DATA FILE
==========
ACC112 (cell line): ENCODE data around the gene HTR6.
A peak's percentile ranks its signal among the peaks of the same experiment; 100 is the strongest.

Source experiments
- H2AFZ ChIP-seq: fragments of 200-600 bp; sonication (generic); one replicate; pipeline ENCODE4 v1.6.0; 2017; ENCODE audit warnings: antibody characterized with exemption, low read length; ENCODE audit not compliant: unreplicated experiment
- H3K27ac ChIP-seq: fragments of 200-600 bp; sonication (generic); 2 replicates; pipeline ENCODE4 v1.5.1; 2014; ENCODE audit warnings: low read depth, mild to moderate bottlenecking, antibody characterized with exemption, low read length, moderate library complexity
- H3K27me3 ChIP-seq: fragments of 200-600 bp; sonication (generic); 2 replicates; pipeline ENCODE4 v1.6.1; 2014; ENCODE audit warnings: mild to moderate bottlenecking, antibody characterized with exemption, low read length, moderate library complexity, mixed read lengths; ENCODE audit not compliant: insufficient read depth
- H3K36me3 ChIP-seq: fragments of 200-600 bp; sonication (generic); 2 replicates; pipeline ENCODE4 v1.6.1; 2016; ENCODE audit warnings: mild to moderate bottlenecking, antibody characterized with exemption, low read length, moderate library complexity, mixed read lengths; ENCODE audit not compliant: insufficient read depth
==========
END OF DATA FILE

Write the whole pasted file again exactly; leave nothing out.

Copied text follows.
ACC112 (cell line): ENCODE data around the gene HTR6.
A peak's percentile ranks its signal among the peaks of the same experiment; 100 is the strongest.

Source experiments
- H2AFZ ChIP-seq: fragments of 200-600 bp; sonication (generic); one replicate; pipeline ENCODE4 v1.6.0; 2017; ENCODE audit warnings: antibody characterized with exemption, low read length; ENCODE audit not compliant: unreplicated experiment
- H3K27ac ChIP-seq: fragments of 200-600 bp; sonication (generic); 2 replicates; pipeline ENCODE4 v1.5.1; 2014; ENCODE audit warnings: low read depth, mild to moderate bottlenecking, antibody characterized with exemption, low read length, moderate library complexity
- H3K27me3 ChIP-seq: fragments of 200-600 bp; sonication (generic); 2 replicates; pipeline ENCODE4 v1.6.1; 2014; ENCODE audit warnings: mild to moderate bottlenecking, antibody characterized with exemption, low read length, moderate library complexity, mixed read lengths; ENCODE audit not compliant: insufficient read depth
- H3K36me3 ChIP-seq: fragments of 200-600 bp; sonication (generic); 2 replicates; pipeline ENCODE4 v1.6.1; 2016; ENCODE audit warnings: mild to moderate bottlenecking, antibody characterized with exemption, low read length, moderate library complexity, mixed read lengths; ENCODE audit not compliant: insufficient read depth